On Wednesday night I attended a meeting of the Crescenta Valley Community Association. It was at the community center at CV Park and the room was packed with local residents interested in the fate of the Verdugo Hills Golf Course. Kudos to Richard Toyon for a dynamic presentation. (An extended version of the story will appear in next week’s Crescenta Valley Sun).
After the meeting, I had a chance to talk to Stuart Byles. He told me a funny story about a friend of his who owned a big, fancy Cadillac several years ago. On occasion, this gentleman would cruise to downtown Los Angeles frequented by "working girls," should I say. He said that the girls would flock to his fancy car, hoping to connect with this man of obvious means. To their disappointment, the gentleman instead would ask, "Does your mother know what you’re doing?"
What a loaded question! Is there a better tool to generate an attitude adjustment? I don’t think that even a gentle reminder to behave ’cause Santa Claus is coming would be as effective.
This week, our cover story is a powerful story on drinking and driving. Mary O’Keefe followed a two day event that was coordinated by the Glendale Unified School District, the Glendale Police Department, the California Highway Patrol, plus many county agencies. Entitled "Every 15 Minutes," the program dramatizes for students that every 15 minutes someone is killed or hurt in an accident involving a drunk driver. The event was awesome and, not surprisingly, Mary did an incredible job in covering it.
I wonder how necessary a program like this would be if our kids first thought about what their mom or dad would think before they acted, prior to taking that drink or hit. Would they be so eager to indulge in something that their parents would disapprove of?
There is a phrase that some Christians try to remember: What would Jesus do? You may have seen the letters "WWJD?" on a T-shirt around town. Well, now you know what it means.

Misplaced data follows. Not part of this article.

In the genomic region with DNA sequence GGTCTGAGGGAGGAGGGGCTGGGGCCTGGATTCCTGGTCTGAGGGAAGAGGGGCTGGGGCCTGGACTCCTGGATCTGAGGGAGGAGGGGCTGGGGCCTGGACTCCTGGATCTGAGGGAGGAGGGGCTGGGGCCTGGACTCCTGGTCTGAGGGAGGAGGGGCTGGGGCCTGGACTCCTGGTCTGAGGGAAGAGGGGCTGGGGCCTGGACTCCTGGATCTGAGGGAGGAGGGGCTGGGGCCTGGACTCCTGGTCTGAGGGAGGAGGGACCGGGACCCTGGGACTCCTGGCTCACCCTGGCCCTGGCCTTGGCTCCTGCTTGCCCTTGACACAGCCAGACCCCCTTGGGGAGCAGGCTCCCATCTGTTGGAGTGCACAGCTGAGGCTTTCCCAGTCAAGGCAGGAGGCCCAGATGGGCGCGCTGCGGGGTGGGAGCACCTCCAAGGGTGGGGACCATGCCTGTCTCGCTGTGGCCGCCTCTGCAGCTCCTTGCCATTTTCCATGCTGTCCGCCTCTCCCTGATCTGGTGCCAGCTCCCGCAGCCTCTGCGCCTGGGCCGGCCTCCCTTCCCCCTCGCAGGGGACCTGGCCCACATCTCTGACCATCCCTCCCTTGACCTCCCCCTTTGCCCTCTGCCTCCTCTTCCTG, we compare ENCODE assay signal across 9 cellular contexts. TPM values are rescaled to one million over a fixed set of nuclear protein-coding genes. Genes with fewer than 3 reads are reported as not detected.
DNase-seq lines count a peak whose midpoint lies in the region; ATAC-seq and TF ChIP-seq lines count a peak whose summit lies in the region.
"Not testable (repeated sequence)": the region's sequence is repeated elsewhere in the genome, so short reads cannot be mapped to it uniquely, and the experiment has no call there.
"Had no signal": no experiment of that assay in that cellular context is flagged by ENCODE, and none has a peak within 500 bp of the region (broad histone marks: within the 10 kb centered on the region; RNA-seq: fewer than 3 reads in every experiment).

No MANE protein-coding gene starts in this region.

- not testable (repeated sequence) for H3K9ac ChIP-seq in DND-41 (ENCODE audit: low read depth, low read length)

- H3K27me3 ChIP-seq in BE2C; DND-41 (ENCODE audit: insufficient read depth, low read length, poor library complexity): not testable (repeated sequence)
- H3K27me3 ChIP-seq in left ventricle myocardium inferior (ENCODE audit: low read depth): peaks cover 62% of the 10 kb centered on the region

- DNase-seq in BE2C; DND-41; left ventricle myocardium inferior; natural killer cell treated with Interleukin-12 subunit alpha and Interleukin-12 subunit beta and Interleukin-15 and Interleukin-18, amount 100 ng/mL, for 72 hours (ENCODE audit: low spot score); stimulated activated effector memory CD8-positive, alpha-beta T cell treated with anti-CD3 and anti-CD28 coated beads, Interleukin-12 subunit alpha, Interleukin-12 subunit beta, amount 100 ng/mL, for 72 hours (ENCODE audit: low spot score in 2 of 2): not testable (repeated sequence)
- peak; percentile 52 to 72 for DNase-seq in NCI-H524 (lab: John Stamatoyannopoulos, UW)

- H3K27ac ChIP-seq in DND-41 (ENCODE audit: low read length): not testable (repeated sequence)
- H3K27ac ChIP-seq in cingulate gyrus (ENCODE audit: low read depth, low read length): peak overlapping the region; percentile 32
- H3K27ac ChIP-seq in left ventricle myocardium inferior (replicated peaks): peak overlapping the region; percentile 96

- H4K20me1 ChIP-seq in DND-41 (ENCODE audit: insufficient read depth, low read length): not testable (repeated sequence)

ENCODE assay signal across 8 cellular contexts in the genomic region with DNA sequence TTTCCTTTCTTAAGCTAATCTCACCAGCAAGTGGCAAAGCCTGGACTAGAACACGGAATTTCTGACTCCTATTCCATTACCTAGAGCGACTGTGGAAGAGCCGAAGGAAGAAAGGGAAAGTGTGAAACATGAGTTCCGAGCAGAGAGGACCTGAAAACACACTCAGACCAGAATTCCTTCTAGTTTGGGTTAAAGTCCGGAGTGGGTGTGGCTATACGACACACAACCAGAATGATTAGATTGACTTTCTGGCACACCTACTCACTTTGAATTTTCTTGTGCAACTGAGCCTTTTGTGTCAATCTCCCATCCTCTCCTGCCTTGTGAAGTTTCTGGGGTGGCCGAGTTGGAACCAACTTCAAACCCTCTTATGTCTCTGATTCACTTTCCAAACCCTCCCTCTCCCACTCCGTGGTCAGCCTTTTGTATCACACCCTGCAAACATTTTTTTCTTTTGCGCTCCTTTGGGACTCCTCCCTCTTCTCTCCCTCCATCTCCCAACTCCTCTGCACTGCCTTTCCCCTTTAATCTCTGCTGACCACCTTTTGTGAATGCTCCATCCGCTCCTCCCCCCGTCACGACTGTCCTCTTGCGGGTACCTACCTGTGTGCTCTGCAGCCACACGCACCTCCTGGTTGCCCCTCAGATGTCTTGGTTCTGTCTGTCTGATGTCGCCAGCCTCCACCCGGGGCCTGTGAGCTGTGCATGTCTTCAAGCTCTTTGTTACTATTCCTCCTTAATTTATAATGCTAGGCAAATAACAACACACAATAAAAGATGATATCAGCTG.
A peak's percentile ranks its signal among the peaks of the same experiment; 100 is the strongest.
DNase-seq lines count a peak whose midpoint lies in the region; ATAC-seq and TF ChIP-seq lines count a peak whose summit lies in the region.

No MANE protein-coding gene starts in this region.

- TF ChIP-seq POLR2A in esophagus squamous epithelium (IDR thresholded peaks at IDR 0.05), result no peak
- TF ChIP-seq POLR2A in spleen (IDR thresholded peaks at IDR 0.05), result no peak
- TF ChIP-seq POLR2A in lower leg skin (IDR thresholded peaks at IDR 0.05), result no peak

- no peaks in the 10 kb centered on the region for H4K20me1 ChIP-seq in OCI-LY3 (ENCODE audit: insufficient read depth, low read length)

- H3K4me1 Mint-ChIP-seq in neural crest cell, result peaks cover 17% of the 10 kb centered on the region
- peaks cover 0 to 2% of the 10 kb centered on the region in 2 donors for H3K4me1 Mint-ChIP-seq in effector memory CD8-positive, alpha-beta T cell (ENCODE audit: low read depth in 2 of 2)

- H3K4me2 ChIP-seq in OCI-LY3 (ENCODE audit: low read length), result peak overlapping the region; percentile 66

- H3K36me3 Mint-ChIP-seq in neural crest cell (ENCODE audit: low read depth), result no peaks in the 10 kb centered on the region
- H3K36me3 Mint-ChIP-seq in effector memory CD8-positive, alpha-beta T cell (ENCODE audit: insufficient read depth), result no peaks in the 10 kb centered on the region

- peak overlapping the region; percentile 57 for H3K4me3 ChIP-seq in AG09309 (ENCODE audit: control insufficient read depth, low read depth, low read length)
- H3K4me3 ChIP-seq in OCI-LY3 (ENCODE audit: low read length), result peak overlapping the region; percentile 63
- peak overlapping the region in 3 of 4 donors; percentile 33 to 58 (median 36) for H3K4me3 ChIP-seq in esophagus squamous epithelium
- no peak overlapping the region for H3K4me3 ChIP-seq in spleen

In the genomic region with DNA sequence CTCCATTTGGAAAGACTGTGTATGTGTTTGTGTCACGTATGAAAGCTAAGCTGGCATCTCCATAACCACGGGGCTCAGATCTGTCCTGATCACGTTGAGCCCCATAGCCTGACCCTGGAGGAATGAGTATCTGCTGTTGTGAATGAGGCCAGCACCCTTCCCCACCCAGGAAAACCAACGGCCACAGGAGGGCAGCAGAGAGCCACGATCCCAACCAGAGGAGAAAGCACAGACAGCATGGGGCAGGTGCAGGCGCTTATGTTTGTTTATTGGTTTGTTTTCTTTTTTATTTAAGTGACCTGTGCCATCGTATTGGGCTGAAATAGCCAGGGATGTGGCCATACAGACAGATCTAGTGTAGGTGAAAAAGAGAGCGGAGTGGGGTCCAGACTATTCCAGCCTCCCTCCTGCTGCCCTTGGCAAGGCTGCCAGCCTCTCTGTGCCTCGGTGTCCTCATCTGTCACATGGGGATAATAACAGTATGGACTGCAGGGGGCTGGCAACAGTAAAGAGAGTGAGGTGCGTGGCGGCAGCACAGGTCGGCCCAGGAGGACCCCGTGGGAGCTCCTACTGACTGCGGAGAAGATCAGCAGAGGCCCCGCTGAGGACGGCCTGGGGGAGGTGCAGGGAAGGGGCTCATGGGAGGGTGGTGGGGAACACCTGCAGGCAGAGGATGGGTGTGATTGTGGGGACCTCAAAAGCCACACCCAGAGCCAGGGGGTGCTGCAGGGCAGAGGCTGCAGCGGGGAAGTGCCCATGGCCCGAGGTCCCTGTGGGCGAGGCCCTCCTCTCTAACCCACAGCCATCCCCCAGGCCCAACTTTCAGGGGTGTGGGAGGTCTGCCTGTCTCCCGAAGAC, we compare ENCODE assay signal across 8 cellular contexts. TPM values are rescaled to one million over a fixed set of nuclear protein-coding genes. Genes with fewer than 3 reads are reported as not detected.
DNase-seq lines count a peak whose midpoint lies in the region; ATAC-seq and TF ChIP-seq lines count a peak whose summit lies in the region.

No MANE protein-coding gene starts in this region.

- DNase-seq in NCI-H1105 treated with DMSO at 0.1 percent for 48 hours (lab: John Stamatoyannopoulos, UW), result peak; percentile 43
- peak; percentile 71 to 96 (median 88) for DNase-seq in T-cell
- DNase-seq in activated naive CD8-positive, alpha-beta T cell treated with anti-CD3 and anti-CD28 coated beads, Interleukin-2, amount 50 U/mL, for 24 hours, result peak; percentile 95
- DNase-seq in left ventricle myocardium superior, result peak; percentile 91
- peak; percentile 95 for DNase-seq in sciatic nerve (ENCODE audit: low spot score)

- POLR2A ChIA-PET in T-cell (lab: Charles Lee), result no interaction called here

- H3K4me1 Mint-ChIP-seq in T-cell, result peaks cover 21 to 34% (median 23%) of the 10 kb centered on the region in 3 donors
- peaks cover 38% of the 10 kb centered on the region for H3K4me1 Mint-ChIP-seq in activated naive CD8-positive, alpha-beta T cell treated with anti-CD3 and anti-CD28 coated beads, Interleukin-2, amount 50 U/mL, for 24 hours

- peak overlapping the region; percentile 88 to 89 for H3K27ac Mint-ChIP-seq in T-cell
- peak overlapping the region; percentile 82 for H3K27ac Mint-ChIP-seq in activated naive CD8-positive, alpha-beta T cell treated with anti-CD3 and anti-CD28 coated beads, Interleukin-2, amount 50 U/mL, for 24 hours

The phrase follows the same train of thought as "Does your mother know what you’re doing?" It begs for better behavior, for taking the time to evaluate your actions before doing or saying something stupid.
It raises the level of personal accountability which in turn will raise the character of a person. And however that’s accomplished, it’s a good thing.
Last week could not have been nicer for Easter. On Friday, I decided to visit La Crescenta Presbyterian Church. They had a 5:30 p.m. service and is close to my home, so I thought it’d be convenient.
The service was entitled the Seven Last Words of Christ and was exceptionally well done.
It started with a responsive reading where a leader read a passage and the congregants responded. Following that was a welcome and an opening prayer, then the program.
The program was really well-done. Each of the seven sections were read by Catherine Gorton, a sophomore at CVHS. After she read, music was performed by either Matt Gray or Carl Schroeder, both CV students, to give the audience time to absorb the text. Then another student from CV would step up to the podium and offer a reflection on how that particular verse of scripture touched them. They would then step down, go to one of seven candles that were lit on the altar, extinguish the flame and then be seated.
The lighting in the church was also dimmed after each reading so by the end of the seventh passage, the sanctuary was in shadow, at which time we left.
It was a solemn way to usher in the Easter weekend which, for us, ended with a celebration shared with family and friends.